Social Rejection & Sleep

Is there a connection?

Humans are social creatures, yet the research on how sleep is related to many social processes has been largely unexplored. Social rejection seemed like an easy one to investigate because interpersonal stressors—like social rejection—have routinely been associated with sleep disturbance and insomnia. We also know about the development of psychiatric conditions where poor sleep is common, such as depression and anxiety disorders. Perceived social rejection—or one in which the participant imagines or builds up the interaction in one’s mind—is also a driver of loneliness, which many have already found to correlate with poor sleep.

The data suggest a bidirectional, or two-way, relationship between sleep and social rejection. For example, we find that when we experimentally manipulate the experience of social rejection prior to bedtime, such as making participants feel left out or more explicitly exposing them to negative feedback, those individuals have a hard time getting to sleep, get less sleep overall, and in some cases show more fragmented sleep (see Gordon et al., 2019). This is particularly true among individuals who are already prone to ruminate when bad things happen. It also seems to work the other way around. Several studies have found that poor sleepers may react more strongly when faced with social rejection, both emotionally and physiologically. This shows us examples of how social rejection and sleep can go hand in hand.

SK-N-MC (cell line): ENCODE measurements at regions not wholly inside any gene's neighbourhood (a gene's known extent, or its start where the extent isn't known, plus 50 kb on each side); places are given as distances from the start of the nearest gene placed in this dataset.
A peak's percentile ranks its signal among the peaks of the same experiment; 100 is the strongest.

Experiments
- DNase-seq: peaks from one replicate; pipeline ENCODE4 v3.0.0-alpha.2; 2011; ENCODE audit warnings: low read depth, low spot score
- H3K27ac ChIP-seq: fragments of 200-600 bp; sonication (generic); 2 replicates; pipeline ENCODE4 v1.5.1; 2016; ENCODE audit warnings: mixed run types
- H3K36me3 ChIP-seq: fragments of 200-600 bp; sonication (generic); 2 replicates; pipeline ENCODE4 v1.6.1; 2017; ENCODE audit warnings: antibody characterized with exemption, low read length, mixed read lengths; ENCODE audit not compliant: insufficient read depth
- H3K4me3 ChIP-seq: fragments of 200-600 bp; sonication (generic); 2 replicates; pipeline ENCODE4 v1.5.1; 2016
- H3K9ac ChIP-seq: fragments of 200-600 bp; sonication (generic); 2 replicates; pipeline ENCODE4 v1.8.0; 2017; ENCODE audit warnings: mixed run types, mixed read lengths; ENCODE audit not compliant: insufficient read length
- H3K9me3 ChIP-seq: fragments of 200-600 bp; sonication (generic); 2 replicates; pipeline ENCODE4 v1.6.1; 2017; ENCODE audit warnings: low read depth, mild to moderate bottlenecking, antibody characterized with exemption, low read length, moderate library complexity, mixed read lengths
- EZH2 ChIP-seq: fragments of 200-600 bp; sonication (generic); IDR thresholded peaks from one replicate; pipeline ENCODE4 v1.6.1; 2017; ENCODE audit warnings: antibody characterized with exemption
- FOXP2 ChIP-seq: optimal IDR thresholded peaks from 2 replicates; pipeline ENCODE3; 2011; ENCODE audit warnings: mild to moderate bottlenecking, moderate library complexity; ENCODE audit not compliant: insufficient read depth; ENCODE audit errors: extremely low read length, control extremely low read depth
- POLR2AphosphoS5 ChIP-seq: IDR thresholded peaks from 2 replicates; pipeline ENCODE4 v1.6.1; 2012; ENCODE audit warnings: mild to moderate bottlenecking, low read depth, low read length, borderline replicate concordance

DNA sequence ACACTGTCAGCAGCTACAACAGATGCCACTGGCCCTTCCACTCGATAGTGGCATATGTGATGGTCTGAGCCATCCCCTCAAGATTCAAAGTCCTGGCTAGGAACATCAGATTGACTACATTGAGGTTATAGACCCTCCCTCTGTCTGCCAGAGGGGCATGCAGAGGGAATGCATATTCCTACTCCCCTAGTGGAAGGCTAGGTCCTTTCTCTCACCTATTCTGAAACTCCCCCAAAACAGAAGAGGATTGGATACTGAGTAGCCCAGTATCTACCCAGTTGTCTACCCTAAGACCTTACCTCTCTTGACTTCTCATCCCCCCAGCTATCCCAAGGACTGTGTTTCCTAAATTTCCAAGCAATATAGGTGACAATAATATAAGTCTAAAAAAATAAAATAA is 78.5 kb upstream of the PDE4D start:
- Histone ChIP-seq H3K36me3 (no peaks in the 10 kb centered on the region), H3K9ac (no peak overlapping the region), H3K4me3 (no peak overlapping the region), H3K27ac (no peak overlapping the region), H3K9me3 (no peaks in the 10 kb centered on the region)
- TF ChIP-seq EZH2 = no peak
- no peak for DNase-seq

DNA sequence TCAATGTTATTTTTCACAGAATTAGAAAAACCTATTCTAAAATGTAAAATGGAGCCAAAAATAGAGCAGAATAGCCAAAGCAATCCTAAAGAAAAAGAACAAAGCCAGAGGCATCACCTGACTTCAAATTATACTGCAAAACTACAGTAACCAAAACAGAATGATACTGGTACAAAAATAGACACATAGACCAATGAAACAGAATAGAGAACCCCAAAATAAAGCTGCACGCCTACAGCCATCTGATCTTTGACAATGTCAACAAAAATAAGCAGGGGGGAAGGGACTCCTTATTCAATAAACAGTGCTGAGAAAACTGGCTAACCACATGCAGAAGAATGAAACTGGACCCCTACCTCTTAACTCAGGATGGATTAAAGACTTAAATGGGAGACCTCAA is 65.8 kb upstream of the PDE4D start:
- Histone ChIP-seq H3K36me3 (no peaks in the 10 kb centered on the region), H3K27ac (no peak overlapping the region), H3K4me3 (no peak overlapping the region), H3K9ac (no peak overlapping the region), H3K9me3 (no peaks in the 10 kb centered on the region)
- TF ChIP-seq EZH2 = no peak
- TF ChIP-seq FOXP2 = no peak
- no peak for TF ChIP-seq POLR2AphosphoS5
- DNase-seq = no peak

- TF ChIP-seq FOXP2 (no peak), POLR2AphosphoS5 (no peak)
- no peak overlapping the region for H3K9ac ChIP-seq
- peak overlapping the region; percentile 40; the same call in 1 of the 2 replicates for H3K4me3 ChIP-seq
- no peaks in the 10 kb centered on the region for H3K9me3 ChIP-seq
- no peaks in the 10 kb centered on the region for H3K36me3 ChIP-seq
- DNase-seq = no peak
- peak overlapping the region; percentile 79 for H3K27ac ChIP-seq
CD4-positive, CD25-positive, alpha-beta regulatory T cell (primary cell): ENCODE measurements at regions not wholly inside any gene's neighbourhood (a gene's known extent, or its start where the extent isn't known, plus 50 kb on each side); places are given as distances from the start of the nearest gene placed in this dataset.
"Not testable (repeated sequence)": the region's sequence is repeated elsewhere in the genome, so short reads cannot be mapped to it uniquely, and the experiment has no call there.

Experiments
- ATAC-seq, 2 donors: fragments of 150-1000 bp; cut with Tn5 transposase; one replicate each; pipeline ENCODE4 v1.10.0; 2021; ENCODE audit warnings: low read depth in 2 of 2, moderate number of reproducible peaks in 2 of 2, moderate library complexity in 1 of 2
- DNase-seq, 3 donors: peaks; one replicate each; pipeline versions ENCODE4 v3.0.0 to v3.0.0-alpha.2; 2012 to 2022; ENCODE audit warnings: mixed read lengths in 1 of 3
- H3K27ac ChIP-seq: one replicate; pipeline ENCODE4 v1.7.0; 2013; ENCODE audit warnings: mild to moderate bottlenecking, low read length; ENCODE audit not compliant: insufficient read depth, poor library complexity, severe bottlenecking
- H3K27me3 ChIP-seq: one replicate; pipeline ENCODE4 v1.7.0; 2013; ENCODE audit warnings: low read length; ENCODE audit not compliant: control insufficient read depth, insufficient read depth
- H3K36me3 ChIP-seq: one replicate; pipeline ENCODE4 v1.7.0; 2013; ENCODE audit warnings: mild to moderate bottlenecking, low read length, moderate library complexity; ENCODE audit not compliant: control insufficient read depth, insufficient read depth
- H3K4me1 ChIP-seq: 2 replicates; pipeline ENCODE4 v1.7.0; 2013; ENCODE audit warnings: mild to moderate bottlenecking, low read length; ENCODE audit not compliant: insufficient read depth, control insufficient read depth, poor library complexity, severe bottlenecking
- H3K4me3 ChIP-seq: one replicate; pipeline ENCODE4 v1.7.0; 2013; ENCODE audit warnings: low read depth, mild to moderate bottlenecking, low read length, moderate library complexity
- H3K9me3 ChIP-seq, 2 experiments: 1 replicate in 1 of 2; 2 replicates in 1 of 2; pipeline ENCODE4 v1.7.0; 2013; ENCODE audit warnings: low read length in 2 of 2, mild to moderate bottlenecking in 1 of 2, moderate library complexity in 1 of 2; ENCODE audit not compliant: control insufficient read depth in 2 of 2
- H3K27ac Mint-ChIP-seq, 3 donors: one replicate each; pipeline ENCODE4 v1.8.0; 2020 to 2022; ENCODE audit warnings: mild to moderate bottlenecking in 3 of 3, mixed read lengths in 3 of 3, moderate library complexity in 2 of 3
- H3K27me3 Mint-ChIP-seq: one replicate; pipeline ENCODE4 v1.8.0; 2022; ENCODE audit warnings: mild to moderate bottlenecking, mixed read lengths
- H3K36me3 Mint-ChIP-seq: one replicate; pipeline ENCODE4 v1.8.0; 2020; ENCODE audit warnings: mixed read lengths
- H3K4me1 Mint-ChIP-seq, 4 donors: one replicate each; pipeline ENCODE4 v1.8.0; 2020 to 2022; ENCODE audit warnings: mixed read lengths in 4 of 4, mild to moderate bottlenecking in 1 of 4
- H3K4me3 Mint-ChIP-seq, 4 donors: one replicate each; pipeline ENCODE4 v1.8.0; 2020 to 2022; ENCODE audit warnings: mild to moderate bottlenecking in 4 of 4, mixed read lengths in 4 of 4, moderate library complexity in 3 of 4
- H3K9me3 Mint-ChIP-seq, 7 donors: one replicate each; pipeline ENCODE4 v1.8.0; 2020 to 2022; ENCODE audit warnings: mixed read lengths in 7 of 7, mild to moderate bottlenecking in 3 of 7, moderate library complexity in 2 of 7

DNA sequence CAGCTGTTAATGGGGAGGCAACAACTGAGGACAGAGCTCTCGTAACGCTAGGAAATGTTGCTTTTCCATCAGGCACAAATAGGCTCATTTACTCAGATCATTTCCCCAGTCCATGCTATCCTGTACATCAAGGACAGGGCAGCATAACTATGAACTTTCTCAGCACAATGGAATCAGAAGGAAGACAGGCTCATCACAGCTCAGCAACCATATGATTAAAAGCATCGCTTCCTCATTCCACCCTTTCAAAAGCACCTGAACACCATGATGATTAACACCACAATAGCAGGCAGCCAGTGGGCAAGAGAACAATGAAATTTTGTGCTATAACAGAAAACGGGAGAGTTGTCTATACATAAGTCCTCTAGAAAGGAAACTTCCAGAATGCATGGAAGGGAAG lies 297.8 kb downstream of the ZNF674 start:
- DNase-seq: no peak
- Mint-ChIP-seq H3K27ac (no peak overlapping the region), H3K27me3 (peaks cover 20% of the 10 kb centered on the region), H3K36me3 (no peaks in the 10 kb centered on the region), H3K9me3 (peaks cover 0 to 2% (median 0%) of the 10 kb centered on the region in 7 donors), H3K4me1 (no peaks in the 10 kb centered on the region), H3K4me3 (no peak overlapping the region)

The importance of social distancing during this pandemic cannot be overstated; however, reports of depression and insomnia are rising. Social distancing may rob many of us of the supports we need to cope with the barrage of stressors we face on a day-to-day basis. Social slights may sting more than usual, which can lead to feelings of loneliness that negatively impact our sleep. It is also possible that with social distancing, each interaction takes on more meaning and if we haven’t been sleeping well, then negative interactions, including even perceived rejections, may be amplified.

During this time, it is even more important to protect our sleep health and cultivate meaningful relationships whether they occur at 6+ feet or over Zoom.

Experiencing social rejection prior to bedtime was shown to:
• Cause participants to feel more left out
• Make participants feel more exposed to negative feedback
• Result in having a hard time falling asleep
• Instigate less sleep overall, and/or show more fragmented sleep

Aric A. Prather, PhD is an Associate Professor of Psychiatry and Behavioral Sciences at the University of California, San Francisco. He has worked in the field of sleep medicine and research over 10 years.


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